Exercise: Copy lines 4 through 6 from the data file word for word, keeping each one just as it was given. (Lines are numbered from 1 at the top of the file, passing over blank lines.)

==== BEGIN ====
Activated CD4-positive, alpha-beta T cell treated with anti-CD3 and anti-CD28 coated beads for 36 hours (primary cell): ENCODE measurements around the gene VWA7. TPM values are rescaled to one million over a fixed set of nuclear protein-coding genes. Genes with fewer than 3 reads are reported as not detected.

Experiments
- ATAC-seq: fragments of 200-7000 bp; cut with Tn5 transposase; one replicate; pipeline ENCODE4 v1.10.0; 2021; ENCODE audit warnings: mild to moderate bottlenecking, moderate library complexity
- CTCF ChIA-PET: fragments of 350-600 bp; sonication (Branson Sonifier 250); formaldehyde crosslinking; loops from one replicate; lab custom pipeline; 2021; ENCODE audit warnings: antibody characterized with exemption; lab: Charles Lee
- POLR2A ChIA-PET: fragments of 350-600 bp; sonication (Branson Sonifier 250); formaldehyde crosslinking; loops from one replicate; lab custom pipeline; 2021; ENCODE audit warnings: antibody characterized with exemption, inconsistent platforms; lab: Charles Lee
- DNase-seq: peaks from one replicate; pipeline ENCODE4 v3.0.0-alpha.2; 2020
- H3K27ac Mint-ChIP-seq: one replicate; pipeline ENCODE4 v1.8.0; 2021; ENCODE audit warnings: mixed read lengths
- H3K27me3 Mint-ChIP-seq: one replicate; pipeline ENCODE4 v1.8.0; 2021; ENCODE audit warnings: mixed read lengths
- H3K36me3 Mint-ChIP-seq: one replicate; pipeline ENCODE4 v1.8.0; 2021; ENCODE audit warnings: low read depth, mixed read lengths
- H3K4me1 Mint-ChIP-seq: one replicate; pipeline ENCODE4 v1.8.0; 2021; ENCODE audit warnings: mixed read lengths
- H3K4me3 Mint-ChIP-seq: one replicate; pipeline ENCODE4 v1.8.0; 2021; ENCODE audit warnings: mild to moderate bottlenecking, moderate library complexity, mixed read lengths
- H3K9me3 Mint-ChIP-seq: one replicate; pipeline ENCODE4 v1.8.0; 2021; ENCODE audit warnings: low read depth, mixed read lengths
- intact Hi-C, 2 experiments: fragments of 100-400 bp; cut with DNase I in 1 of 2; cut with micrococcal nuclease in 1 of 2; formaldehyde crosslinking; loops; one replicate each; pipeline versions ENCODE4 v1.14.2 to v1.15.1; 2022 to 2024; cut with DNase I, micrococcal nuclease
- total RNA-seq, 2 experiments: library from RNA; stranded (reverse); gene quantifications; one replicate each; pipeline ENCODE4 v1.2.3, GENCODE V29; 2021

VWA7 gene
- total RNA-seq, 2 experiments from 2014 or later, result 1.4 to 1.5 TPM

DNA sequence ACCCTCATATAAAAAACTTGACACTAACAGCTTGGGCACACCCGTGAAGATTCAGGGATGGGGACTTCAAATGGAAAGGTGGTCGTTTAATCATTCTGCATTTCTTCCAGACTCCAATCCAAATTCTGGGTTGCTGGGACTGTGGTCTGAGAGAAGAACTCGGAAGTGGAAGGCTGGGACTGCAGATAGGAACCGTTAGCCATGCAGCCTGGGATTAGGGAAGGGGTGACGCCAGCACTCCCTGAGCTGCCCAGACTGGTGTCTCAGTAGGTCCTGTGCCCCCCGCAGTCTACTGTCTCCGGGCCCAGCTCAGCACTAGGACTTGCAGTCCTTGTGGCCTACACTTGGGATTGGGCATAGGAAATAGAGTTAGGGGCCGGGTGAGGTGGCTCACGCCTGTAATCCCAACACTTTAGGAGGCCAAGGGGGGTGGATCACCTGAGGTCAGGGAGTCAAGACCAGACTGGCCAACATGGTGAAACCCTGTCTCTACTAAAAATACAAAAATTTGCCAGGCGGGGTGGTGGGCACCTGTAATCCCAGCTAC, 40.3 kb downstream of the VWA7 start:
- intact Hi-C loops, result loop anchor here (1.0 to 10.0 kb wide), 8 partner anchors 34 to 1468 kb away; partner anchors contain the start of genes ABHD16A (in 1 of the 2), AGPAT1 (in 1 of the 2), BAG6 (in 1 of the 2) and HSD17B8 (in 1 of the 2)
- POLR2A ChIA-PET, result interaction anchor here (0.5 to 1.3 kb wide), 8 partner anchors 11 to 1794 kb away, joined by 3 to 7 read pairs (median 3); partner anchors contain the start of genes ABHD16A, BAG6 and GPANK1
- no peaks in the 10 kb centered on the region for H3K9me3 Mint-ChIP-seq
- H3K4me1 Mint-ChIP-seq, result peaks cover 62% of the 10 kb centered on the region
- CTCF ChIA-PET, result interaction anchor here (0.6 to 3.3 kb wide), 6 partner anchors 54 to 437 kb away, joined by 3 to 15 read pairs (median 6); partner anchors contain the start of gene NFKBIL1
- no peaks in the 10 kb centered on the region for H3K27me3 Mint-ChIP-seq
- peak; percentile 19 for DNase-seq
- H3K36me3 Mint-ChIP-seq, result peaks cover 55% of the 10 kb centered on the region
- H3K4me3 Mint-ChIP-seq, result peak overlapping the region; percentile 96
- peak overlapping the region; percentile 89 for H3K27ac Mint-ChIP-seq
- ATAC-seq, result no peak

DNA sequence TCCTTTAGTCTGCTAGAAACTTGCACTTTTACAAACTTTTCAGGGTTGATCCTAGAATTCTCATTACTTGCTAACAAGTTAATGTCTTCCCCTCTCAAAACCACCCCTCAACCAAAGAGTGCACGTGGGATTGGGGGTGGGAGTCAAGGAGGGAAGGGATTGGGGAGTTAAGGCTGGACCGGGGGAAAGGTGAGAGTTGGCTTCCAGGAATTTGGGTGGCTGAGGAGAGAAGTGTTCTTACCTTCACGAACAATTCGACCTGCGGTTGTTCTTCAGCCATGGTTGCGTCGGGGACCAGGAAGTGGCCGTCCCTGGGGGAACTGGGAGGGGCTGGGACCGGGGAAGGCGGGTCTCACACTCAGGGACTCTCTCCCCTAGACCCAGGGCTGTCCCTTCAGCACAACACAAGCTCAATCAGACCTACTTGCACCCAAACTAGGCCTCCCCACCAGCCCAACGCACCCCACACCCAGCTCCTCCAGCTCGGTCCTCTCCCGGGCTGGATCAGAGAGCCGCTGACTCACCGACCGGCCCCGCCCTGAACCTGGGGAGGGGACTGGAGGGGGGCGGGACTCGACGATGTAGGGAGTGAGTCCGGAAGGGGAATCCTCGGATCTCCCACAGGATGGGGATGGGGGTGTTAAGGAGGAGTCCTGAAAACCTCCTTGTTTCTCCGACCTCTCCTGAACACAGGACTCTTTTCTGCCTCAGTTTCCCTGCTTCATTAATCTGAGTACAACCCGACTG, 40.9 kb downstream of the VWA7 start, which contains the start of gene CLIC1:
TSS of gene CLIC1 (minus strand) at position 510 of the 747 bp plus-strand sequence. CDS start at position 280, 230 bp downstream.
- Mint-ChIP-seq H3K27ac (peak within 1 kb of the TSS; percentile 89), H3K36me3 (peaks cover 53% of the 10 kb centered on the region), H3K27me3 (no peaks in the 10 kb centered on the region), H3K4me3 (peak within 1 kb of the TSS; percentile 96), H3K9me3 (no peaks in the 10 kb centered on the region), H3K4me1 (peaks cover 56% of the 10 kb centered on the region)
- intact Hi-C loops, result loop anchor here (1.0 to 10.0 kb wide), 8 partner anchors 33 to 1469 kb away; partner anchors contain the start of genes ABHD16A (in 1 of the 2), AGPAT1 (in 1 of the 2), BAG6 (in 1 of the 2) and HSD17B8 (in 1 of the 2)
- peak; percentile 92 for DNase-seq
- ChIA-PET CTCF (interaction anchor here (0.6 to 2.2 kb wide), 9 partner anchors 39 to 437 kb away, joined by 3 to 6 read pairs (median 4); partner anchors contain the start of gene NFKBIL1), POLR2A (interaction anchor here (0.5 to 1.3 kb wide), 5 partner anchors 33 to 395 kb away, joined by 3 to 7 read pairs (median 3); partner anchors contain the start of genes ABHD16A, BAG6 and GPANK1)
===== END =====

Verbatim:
- CTCF ChIA-PET: fragments of 350-600 bp; sonication (Branson Sonifier 250); formaldehyde crosslinking; loops from one replicate; lab custom pipeline; 2021; ENCODE audit warnings: antibody characterized with exemption; lab: Charles Lee
- POLR2A ChIA-PET: fragments of 350-600 bp; sonication (Branson Sonifier 250); formaldehyde crosslinking; loops from one replicate; lab custom pipeline; 2021; ENCODE audit warnings: antibody characterized with exemption, inconsistent platforms; lab: Charles Lee
- DNase-seq: peaks from one replicate; pipeline ENCODE4 v3.0.0-alpha.2; 2020